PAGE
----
Once I discovered these issues all knitting came to a screeching halt. I didn’t even have an auxiliary project on the needles to help me out. Sure, I was 50% of the way through another pair of socks, but one sock was fully done and the other wasn’t even cast on. Casting on was just way too much work. So I sat around restlessly for two hours that night trying to figure out what to do. So I thought….and thought…….and thought………….for 5 days before I worked it out.

The good news is that the pattern should work. I’ve completely redone the charts – so now the stitch count is correct and it should fit me at the calf area. The bad news is that I’ve changed the starting point of the sock. It originally was a toe up and now we’re going cuff down. That means the 50% of a sock that I have done right now is going to be ripped out. Completely.

So I just ripped out 2 weeks of design/knitting work in favor of the last 5 days worth of brain wrangling.  And just in case you think that I have magic fingers, and knitting charts just flow out of them without effort I’ll leave you with this. It’s essentially an unedited chart “doodle” which was created during several design brainstorm sessions. Doesn’t it make you truly appreciate the clarity and cleanliness of a finished pattern? (And these are just the most recent changes/charts/doodles….several iterations were already erased/doodled over.)

Just so those of you who are waiting for the pattern don’t lose hope – here’s a picture of all the component yarns for the new redeisign: (Colors are: Marigold, Violet Vale, Ancient Forest)

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Pretty Poppies or Sunflowers?

Forward progress has been slow, but it is happening on the Pretty Poppies Socks. But they are now no longer poppies. Why? Mostly because the word Sunflower just looked so much better charted out as opposed to poppy or poppies. So here are what the socks look like currently:

More progress would have been made if I hadn’t ripped out the original heel. The first go ’round continued the Salt & Pepper pattern from the foot. But it was too tight and thick. The shaping was dumpy and I was unhappy. Heels are a pressure/rub point for nearly everyone and you have to get that part right or the socks stink to wear. So I switched to a two color garter. You can see it in this shot:

I’m still not happy with the heel, though. Not because the shaping is wonky this time around (Although the ssk row isn’t as straight as I’d like it to be due to the color changes. But that should block out.) This time I think the combination of the instep pattern, the gusset stripes and the striped heel are too overwhelming. There’s no where for the eye to rest. Luckily, you can work the entire heel in one color and end up in the same place you started from (Beginning of round, where the other working yarn strand is waiting.). So the next sock is going to have a plain green heel. That should clear things up substantially.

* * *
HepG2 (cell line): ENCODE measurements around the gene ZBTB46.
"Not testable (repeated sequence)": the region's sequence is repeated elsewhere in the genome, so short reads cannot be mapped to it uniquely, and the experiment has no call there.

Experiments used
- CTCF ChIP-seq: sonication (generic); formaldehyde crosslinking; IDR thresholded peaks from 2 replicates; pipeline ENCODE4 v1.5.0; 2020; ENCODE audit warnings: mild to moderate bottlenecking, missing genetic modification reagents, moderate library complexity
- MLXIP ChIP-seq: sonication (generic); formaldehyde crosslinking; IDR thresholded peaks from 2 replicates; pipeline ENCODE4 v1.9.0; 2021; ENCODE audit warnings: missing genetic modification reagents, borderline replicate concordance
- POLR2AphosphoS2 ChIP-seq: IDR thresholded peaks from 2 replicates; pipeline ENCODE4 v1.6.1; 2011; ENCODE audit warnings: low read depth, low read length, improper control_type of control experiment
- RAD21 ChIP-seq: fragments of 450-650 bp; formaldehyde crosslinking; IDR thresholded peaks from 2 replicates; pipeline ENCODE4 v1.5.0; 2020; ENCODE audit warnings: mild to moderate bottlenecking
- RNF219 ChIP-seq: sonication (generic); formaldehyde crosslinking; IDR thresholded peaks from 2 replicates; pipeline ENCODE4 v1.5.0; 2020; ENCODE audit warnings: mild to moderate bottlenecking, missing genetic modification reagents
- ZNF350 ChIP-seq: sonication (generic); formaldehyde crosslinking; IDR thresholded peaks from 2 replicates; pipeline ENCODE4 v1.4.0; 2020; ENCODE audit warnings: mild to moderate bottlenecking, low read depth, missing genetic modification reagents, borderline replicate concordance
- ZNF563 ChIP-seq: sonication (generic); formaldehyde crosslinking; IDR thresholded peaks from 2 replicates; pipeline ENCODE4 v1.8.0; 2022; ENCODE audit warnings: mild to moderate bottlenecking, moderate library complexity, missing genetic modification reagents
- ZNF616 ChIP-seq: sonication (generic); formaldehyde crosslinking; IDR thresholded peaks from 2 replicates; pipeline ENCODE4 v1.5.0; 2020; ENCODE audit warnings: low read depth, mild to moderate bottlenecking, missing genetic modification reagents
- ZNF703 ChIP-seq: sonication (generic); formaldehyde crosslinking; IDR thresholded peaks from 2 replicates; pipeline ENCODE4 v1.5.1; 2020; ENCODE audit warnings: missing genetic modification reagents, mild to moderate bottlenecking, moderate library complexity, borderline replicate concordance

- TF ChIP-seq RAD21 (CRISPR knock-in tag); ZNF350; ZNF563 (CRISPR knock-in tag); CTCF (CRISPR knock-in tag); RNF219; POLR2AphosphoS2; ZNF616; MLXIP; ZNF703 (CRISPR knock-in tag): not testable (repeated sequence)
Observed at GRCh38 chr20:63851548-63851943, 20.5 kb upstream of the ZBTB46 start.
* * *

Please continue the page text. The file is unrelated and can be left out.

I will try to get more knitting done this evening….right after grocery shopping, present shopping, dinner and applying the first clear coat to my kitchen table legs. It’s going to be a busy night!

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Pretty Poppies Socks

I’m back from Sock Summit and sort of almost recovered from the insanity that is planning, working and cleaning up after a retail yarn show. It was great to meet lots of you at the Summit, and you know I always enjoy the yarn show – even if I don’t sleep for a month!

So I’m in just a bit of a holding pattern after the show, while I wait for a large order of base yarn to come in. After being in such a wonderfully chaotic, creative environment, it’s hard not to design something new. So currently on my needles I have my Pretty Poppies socks.

1/2 way up the foot on the first sock

1/2 way up the foot on the first sock

The idea is that the flower grows out of the toe, up the foot and finally blooms on the leg. Yarn is: Yarn Love’s Diana in Violet Vale (Background color: non repeating, medium saturated purple, semi solid) and Scarlett O’Hara in Ancient Forest (Accent color: non repeating, moderately saturated green, semi solid). The flower will of course be another color, but I haven’t quite decided what color I’ll choose. I’m leaning towards a new tri color that I dyed up for Sock Summit called Marigold. Notice the entire floral motif thing we’ve got going here?

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Socks….lots and lots of socks.

I’ve been meaning to blog more, but not doing a good job of it for the past several (read 6-9) months. I’m attempting to fix that now, and get back on my Monday blogging schedule again. I have been busy in my off time. If by off time you allow that I’m running a hand dyeing business, branching into designing, teaching dyeing, and prepping to vend at Sock Summit.